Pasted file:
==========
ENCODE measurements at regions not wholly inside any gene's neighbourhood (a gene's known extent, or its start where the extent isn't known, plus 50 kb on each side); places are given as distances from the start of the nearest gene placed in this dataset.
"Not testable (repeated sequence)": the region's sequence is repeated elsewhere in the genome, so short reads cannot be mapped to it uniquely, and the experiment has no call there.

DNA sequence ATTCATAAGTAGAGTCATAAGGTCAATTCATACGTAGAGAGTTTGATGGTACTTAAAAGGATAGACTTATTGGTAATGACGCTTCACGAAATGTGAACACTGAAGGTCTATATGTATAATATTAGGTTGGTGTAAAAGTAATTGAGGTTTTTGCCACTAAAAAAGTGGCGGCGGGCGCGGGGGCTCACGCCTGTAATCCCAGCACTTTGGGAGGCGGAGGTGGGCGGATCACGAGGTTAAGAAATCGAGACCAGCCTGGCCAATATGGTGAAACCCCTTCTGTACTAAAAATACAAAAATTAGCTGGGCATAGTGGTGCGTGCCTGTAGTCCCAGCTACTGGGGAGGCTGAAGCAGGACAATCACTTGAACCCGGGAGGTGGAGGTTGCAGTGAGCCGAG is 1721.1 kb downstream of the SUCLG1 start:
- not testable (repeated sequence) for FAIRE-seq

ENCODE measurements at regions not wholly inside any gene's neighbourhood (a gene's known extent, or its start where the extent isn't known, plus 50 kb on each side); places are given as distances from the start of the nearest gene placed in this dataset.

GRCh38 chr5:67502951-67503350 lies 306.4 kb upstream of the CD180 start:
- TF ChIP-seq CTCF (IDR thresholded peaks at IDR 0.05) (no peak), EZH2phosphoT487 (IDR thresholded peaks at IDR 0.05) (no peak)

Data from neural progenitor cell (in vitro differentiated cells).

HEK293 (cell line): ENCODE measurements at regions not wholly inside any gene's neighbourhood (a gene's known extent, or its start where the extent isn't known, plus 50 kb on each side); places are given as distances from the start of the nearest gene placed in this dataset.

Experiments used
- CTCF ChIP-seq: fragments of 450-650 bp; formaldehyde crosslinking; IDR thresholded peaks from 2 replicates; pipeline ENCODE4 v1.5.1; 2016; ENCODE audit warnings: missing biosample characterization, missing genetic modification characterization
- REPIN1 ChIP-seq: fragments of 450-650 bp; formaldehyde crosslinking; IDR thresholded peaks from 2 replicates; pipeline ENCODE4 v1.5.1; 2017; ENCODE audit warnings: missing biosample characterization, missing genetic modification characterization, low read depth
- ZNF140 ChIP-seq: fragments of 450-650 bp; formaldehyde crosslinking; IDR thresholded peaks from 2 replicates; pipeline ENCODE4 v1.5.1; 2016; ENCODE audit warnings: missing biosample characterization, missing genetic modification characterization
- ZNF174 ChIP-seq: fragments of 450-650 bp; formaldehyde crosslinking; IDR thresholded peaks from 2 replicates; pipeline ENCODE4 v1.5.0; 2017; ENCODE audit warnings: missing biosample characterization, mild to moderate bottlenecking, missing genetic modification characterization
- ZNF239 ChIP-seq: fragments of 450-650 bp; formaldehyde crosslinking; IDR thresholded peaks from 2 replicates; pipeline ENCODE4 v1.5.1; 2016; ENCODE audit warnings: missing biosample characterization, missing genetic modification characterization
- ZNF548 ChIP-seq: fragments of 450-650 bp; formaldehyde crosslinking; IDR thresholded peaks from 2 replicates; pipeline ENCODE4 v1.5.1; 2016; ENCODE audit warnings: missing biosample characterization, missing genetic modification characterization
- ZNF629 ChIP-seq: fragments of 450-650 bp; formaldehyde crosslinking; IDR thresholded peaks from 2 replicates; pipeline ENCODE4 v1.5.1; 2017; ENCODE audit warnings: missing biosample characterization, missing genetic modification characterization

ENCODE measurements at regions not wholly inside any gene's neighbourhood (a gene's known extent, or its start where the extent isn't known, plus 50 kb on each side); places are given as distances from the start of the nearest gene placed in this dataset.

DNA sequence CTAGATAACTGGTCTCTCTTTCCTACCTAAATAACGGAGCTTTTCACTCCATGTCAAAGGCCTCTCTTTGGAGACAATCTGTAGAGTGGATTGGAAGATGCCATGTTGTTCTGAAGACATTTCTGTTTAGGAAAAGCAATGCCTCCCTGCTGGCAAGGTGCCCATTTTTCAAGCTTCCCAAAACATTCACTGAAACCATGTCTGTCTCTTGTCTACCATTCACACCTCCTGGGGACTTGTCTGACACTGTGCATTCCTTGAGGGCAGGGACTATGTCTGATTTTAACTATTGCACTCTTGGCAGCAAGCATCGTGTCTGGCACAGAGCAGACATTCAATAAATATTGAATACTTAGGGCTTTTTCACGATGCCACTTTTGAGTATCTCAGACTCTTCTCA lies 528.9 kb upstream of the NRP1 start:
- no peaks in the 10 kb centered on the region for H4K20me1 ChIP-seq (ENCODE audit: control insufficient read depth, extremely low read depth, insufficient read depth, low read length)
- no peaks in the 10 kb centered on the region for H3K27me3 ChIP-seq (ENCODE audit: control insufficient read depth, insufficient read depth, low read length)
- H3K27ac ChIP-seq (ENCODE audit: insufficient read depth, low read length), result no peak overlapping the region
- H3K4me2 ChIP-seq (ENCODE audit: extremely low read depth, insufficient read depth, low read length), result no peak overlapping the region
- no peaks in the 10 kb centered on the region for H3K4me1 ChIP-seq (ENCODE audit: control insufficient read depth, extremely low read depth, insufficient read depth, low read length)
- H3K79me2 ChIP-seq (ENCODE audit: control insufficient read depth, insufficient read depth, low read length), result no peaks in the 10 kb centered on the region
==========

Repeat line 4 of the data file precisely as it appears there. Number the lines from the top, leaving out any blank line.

- not testable (repeated sequence) for FAIRE-seq